"I spoke no English...I spoke German at the time I arrived in the United States"
"My dream was to go back to Peru and run my father's company"
"Coming from the East Coast to Tennessee was a change"
Maria Teresa “Tera” Vazquez is the President of Nashville-based Guy Brown Products and also the Board President of the Tennessee Hispanic Chamber of Commerce.
I recently interviewed Tera, and in this the first segment of a multi-part interview, she talks about coming to the United States from Lima, Peru. The rest of the interview will be published in an upcoming post on HispanicNashville.com
You came from Lima, Peru to the U.S. as a college student. What motivated your decision to come to the U.S., and what led you to pick Manhattanville College?
The reason I came to the United States was, my father passed away when I was 17, and my mother always believed that education - and always told us that education - is freedom. So she wanted us to get a better education than the one we would be getting in Peru. So she sent myself and two of my sisters to Manhattanville College. And the reason we ended up in Manhattanville College is because one of her best friends lived in Greenwich, Connecticut, and they recommended that Manhattanville College was a very safe, private college with a good reputation, and we would be safe there. So that's the reason that we landed at Manhattanville College.
How hard was it to get into college from Peru and to get a student visa?
In those days, it wasn't too hard, because we hadn't had the terrorist attacks, so as long as you were financially solvent, the visas were not difficult to obtain at all, and we were fortunate that we had that solvency, so it was not difficult. It was difficult getting into the school, and translating the grades that we were getting, because our grades went from 11 to 20, so translating the grades into the American system was a little bit difficult, but we went through it.
You went on to American University for your MBA. Was that immediately following your bachelor's degree?
No, when I finished - when I graduated from college - with a B.A. in economics, my dream was to go back to Peru and run my father's company. But when I went to Peru and started working for the company, I realized that a bachelor's degree was not going to be enough, because it's still a man's world, and it used to be even a bigger man's world at the time. So I decided that I needed to get a higher degree of education in order for me to go back to Peru and run the company and be able to compete against men. So I worked in Peru at my father's company, which is called Pelikan Peru, for a year and a half and then I decided I needed to get a master's or higher education in order for me to be able to really compete against the males in Peru.
What was your impression of the United States after been in Manhattanville College and then later in D.C. at American?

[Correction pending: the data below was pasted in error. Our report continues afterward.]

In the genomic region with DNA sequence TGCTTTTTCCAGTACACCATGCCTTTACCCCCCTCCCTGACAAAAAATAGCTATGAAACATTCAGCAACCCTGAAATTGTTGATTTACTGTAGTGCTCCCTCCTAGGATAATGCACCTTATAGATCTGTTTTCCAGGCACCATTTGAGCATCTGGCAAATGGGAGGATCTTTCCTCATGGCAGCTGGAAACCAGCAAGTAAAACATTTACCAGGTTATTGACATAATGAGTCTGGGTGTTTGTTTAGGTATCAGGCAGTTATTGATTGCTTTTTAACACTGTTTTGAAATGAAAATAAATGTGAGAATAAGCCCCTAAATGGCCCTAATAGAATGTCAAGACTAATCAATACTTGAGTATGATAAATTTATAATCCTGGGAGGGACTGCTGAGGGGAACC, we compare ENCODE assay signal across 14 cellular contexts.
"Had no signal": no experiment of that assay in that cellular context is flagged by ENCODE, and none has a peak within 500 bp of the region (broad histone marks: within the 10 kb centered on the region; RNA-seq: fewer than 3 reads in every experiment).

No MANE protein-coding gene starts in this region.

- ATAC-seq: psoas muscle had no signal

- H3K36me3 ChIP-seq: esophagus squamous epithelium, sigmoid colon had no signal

I fell in love with the United States the minute I set foot in it. And I fell in love with the United States because it represented freedom to me - freedom to be whomever you want to be. If you work hard, you get somewhere; if you don't, you don't get anywhere. I come from a country where social classes were very strict, especially 30 years ago. There was almost no middle class, and there was no movement between the upper and lower classes. That always bothered me. When I first arrived to the States, I fell in love with the freedom of - everybody gets to wherever they need to get. You don't have to be born in the elite, and that's what I liked.
How did your adjustment go once you got here?
To Tennessee or the United States?
To the United States, it was tough at the beginning, because I spoke no English. I spoke German at the time I arrived in the United States, because I went to a private German school all my life in Peru. So I had to learn English during the summer session, and I learned enough English to be able to take college classes. So it was interesting. There's nothing like immersion; either you sink or swim. I came to college, spent the summer learning English and learned enough to go to college and loved it. It was really not a bad transition. Now coming from the East Coast to Tennessee was a change. When I arrived here, I was petrified about people talking to me on the phone, because I could not understand the people at the very beginning because of the accent. If you talked to me in person, I could understand perfectly, but over the phone, I was petrified. I could understand half of what people were saying - until my ear got adjusted to the accent, and people got adjusted to mine. It was an interesting period at the beginning.
Come back to HispanicNashville.com for the rest of the interview, to be published soon.